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Jul 042011
 

I live and work in Utah, where family reunions are big annual events. So many of the families I know are bringing their ASD child to a family reunion and hoping for the best. I suggest planning for the best, rather than hoping for the best, and recommend bringing a survival kit of helpful supplies.

I think that many families affected by ASDs already have this skill down, but those new to the spectrum might be able to use a few ideas. A couple of posts ago I gave a suggestion for having a special calm down spot for your ASD child. However, having a special spot at home doesn’t do any good when you are out and about! Therefore, bring along supplies that may be helpful – for helping the child to stay emotionally regulated, for entertainment, and to provide some structure for potential interaction (rather than expecting your ASD child to just “go play”). Although I am writing this with children in mind, the same type of skill can apply for an adult.

What to include in your survival kit?

  • Snacks and a drink (especially important if your child follows any special diet or is a very restrictive or picky eater).
  • A book or some other way to read (such as a Kindle).
  • A game or activity that can be played alone, such as a handheld game, a puzzle, a craft or legos, word searches, suduko.
  • A simple game or activity that can be played with someone else: a deck of cards, Four in a Row, chess set, checkers. If social interaction is going to happen, structuring that interaction will help. For instance, an elementary school age ASD child may be more successful playing a game of chess or checkers with Uncle Harry, then just sitting down to visit with Uncle Harry.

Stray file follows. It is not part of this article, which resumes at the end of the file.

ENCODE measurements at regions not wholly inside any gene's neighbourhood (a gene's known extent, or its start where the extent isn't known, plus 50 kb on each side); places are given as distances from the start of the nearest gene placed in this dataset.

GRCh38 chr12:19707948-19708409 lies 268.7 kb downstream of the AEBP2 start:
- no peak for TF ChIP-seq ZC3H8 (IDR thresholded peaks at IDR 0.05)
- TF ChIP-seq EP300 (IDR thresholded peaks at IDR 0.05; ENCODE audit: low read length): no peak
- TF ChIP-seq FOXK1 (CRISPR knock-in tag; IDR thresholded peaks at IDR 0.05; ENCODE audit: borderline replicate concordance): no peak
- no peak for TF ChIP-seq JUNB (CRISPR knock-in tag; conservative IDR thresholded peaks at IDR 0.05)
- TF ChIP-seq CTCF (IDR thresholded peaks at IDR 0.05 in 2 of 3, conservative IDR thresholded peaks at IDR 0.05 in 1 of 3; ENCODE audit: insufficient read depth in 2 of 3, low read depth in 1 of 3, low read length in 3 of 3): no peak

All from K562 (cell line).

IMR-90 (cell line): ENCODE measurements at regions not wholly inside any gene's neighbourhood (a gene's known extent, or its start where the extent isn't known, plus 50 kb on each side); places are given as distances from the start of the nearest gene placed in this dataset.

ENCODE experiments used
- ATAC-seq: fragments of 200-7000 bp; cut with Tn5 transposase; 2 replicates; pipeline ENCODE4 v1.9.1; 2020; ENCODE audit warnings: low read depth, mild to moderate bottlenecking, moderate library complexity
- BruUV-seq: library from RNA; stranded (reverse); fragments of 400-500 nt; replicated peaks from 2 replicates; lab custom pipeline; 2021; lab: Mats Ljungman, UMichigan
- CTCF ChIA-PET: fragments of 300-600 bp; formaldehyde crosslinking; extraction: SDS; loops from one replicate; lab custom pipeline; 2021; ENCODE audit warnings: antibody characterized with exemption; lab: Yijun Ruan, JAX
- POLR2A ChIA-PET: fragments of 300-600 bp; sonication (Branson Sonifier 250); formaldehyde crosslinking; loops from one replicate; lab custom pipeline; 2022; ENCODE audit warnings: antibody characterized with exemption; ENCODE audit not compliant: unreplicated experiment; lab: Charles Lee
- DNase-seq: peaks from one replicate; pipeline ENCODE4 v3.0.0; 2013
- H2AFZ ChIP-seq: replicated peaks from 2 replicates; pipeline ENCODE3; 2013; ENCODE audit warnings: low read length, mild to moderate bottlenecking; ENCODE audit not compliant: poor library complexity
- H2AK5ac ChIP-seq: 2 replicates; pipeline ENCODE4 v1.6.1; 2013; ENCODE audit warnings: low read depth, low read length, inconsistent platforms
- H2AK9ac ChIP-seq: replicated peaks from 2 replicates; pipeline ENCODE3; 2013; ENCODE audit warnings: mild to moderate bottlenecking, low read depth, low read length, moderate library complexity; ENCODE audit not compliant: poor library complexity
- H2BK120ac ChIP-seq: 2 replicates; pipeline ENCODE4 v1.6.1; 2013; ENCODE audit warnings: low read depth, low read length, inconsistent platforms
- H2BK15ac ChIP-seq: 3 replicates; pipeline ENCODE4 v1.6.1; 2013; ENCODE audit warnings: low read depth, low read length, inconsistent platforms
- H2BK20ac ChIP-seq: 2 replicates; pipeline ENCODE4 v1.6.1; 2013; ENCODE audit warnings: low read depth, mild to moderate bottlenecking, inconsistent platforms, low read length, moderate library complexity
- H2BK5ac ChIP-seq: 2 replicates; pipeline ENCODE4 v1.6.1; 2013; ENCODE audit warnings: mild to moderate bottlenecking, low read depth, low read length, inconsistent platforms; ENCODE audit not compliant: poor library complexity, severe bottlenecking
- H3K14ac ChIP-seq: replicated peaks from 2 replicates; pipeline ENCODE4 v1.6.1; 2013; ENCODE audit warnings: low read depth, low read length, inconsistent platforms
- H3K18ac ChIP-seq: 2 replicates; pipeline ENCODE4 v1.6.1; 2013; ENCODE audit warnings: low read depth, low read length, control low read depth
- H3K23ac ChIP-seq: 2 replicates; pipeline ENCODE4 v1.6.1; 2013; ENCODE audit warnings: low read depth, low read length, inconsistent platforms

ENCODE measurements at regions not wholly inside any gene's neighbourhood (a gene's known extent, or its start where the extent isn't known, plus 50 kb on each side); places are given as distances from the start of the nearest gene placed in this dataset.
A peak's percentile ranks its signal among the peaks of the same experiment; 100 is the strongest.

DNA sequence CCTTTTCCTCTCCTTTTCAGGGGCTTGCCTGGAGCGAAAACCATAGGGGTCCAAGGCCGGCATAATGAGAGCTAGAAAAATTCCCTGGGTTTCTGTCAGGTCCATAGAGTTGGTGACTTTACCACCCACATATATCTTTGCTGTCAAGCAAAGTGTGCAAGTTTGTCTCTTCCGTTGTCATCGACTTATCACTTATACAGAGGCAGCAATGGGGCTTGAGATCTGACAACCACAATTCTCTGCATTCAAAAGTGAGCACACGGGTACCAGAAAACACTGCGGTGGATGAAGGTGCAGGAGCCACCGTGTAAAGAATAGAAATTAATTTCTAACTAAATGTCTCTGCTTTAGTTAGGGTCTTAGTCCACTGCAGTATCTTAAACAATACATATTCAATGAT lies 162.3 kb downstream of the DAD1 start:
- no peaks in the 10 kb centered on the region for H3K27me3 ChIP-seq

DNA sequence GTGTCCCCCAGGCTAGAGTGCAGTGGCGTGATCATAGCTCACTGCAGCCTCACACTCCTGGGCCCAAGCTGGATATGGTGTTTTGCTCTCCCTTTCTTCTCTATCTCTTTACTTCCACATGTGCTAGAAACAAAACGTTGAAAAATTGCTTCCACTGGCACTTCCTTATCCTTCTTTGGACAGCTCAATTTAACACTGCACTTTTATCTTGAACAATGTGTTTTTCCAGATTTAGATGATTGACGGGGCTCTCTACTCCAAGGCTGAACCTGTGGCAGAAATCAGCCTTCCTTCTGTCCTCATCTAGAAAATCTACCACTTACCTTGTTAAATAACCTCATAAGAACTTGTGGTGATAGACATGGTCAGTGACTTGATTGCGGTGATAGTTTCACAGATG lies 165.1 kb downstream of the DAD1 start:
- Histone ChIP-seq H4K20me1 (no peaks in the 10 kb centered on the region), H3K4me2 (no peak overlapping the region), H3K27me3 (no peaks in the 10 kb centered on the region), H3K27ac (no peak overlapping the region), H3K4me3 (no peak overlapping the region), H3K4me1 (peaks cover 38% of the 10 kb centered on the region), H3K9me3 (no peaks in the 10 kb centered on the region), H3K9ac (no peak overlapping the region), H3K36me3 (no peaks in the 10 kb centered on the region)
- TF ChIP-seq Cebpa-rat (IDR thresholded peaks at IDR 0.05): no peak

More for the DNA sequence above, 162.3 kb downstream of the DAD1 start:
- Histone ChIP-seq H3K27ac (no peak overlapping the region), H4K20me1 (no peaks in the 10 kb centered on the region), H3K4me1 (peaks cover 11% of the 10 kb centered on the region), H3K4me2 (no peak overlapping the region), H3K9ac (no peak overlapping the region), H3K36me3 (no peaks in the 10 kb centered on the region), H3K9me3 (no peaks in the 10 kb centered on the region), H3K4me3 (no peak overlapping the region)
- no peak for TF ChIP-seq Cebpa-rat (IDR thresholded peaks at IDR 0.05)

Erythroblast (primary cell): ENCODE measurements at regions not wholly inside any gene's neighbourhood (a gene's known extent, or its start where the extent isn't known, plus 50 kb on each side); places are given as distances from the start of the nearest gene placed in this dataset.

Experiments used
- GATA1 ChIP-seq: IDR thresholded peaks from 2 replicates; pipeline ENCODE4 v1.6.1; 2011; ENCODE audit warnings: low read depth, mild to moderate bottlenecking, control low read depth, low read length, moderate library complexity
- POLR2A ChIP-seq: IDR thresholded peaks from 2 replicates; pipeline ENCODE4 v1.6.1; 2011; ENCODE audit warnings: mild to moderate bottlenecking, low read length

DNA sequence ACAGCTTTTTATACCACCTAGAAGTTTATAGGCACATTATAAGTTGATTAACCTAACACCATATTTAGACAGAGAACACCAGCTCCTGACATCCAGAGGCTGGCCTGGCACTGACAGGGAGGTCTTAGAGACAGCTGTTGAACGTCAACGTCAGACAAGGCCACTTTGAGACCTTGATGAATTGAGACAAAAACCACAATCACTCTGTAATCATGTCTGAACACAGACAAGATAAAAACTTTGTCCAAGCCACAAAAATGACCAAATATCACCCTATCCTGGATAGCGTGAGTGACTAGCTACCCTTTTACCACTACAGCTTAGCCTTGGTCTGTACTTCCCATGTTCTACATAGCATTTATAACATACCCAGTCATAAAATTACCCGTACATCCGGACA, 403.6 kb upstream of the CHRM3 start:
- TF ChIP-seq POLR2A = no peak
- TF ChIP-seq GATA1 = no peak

• A MP3 player with a favorite book, music or relaxation soundtrack to listen to.
  • Items soothing to the senses: favorite blanket or pillow, stuffed animal, gum, scented lotion.
  • Fidgets such as stress balls, certain toys.
  • What about a children’s book that explains an ASD that could be easily read or glanced through by relatives (I recommend: All Cats Have Asperger Syndrome)?
  • Things to protect the senses, such as earplugs, noise canceling headphones, sunglasses, beach umbrella.

Next post I’ll give some other ideas about how to set things up at the reunion.
What kinds of things do you bring with you to make family reunions work for your loved one on the spectrum?

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